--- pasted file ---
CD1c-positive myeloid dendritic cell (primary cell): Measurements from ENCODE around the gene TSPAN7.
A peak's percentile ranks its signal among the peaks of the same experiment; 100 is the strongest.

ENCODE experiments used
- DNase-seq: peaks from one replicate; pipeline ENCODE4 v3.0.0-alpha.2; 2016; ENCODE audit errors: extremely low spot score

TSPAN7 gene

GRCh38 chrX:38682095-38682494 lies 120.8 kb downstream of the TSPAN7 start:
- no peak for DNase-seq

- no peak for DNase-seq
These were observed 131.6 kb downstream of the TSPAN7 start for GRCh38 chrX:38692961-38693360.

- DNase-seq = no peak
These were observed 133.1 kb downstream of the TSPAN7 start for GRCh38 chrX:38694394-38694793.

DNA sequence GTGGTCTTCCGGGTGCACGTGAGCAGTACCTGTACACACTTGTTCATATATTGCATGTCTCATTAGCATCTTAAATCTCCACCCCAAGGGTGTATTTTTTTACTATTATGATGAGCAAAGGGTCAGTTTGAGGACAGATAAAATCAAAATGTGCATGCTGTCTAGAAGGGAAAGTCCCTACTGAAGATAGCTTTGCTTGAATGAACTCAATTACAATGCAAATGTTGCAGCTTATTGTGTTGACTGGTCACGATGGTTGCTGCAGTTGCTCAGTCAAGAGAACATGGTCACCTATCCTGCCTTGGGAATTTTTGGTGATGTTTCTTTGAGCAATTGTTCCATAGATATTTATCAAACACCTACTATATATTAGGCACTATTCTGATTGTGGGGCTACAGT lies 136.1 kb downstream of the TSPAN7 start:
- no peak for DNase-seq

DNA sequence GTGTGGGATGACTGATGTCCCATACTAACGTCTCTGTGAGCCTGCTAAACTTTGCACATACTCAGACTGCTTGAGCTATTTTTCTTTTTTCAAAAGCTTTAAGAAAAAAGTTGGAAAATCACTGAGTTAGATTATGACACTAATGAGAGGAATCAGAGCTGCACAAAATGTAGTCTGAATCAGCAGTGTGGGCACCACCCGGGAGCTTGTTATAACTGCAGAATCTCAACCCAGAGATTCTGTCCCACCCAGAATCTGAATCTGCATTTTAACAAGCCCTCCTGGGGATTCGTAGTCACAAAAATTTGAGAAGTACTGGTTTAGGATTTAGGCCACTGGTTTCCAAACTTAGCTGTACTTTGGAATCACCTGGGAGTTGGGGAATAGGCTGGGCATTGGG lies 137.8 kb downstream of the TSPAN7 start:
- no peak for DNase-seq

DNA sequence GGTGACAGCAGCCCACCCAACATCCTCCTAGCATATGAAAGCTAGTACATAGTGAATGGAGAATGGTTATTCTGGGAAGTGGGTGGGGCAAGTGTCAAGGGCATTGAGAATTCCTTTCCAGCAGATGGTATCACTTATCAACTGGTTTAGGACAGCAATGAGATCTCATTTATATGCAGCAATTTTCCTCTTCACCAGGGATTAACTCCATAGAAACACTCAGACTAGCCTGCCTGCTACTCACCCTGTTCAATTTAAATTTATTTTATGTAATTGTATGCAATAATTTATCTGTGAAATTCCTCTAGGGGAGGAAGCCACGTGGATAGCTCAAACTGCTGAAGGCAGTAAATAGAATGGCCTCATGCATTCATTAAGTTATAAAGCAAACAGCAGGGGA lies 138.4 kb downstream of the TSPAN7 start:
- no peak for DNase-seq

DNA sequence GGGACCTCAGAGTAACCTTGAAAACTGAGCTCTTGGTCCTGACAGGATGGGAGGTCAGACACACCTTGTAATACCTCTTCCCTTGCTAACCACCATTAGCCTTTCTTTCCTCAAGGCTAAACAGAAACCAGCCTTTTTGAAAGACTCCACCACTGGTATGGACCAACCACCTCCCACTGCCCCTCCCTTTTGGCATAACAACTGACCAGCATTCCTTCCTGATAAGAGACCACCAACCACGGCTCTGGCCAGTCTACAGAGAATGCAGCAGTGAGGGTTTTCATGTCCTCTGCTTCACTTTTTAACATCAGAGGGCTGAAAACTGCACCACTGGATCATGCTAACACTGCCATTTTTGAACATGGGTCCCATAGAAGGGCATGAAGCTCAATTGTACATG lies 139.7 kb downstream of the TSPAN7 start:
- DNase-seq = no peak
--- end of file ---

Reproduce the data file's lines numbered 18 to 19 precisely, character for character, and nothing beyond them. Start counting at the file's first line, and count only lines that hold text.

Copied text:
DNA sequence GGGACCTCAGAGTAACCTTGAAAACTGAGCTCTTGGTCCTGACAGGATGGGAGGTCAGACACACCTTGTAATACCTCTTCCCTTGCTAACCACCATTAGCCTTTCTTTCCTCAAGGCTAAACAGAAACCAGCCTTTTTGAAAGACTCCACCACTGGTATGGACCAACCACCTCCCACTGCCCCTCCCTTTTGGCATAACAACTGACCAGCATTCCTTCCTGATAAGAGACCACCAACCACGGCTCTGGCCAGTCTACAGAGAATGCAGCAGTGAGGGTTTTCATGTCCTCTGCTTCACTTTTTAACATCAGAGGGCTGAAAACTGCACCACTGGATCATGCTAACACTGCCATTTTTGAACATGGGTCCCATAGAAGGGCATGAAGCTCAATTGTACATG lies 139.7 kb downstream of the TSPAN7 start:
- DNase-seq = no peak